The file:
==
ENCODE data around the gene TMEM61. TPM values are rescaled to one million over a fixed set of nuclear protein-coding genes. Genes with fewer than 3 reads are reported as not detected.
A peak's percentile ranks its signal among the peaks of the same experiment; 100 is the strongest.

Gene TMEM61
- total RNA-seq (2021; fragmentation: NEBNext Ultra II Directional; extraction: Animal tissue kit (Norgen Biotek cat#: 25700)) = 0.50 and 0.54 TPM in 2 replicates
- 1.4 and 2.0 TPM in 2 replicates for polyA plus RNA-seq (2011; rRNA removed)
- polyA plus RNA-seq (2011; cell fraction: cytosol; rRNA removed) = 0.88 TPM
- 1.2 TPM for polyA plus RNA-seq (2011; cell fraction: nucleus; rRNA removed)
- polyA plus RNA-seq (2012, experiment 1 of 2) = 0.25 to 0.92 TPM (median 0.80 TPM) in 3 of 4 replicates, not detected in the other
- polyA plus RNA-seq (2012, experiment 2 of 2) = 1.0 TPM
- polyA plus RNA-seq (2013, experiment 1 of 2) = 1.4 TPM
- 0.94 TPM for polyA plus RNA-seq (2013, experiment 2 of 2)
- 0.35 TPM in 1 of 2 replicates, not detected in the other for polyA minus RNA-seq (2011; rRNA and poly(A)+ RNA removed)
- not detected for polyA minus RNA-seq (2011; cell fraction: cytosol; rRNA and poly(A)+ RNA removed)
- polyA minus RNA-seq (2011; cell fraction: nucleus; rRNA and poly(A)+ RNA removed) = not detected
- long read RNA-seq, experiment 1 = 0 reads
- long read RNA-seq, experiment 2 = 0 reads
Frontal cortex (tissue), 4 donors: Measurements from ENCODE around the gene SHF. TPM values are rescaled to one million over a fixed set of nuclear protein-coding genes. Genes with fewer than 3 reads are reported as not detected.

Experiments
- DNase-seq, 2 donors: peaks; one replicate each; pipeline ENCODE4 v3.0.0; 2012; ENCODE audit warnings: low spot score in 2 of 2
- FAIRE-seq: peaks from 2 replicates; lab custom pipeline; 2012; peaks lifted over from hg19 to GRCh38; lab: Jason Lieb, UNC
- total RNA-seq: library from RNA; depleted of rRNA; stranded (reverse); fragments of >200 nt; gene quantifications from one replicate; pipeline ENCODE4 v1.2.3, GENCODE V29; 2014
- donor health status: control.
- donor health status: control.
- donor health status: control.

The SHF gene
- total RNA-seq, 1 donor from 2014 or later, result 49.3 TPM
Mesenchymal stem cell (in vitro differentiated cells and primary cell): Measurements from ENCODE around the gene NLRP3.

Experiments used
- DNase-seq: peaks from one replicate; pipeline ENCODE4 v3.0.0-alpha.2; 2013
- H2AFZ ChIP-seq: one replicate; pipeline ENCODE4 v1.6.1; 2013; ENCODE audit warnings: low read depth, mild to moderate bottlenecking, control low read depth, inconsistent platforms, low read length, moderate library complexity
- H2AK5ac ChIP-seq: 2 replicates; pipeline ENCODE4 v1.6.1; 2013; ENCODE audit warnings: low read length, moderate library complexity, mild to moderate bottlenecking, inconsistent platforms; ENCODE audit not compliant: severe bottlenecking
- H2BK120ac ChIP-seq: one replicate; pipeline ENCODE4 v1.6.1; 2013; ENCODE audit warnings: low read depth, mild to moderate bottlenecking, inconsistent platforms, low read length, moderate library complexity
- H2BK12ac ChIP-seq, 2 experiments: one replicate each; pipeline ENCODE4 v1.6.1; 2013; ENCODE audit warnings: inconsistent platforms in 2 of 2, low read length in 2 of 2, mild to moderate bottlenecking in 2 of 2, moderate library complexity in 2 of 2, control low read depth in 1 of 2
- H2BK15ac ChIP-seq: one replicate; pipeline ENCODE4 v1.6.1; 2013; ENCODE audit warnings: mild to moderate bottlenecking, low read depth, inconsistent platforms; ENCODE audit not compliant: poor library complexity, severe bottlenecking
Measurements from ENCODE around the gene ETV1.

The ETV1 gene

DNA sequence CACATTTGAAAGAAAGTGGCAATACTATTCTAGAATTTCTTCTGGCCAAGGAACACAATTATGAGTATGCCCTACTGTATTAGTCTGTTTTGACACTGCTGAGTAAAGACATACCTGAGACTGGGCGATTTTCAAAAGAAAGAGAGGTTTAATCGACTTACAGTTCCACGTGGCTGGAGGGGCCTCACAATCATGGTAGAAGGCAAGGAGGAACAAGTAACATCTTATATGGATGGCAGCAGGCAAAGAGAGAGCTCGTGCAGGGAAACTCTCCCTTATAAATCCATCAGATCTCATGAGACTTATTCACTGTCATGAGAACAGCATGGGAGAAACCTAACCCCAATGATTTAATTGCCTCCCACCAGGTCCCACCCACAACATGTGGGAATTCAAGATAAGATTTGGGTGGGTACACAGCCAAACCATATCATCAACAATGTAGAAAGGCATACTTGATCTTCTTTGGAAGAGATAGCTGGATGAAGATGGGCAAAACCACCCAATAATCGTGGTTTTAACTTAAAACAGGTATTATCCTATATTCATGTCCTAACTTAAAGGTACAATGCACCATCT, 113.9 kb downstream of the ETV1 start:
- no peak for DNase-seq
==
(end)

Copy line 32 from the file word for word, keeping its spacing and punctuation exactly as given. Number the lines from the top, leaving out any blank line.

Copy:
- H2BK120ac ChIP-seq: one replicate; pipeline ENCODE4 v1.6.1; 2013; ENCODE audit warnings: low read depth, mild to moderate bottlenecking, inconsistent platforms, low read length, moderate library complexity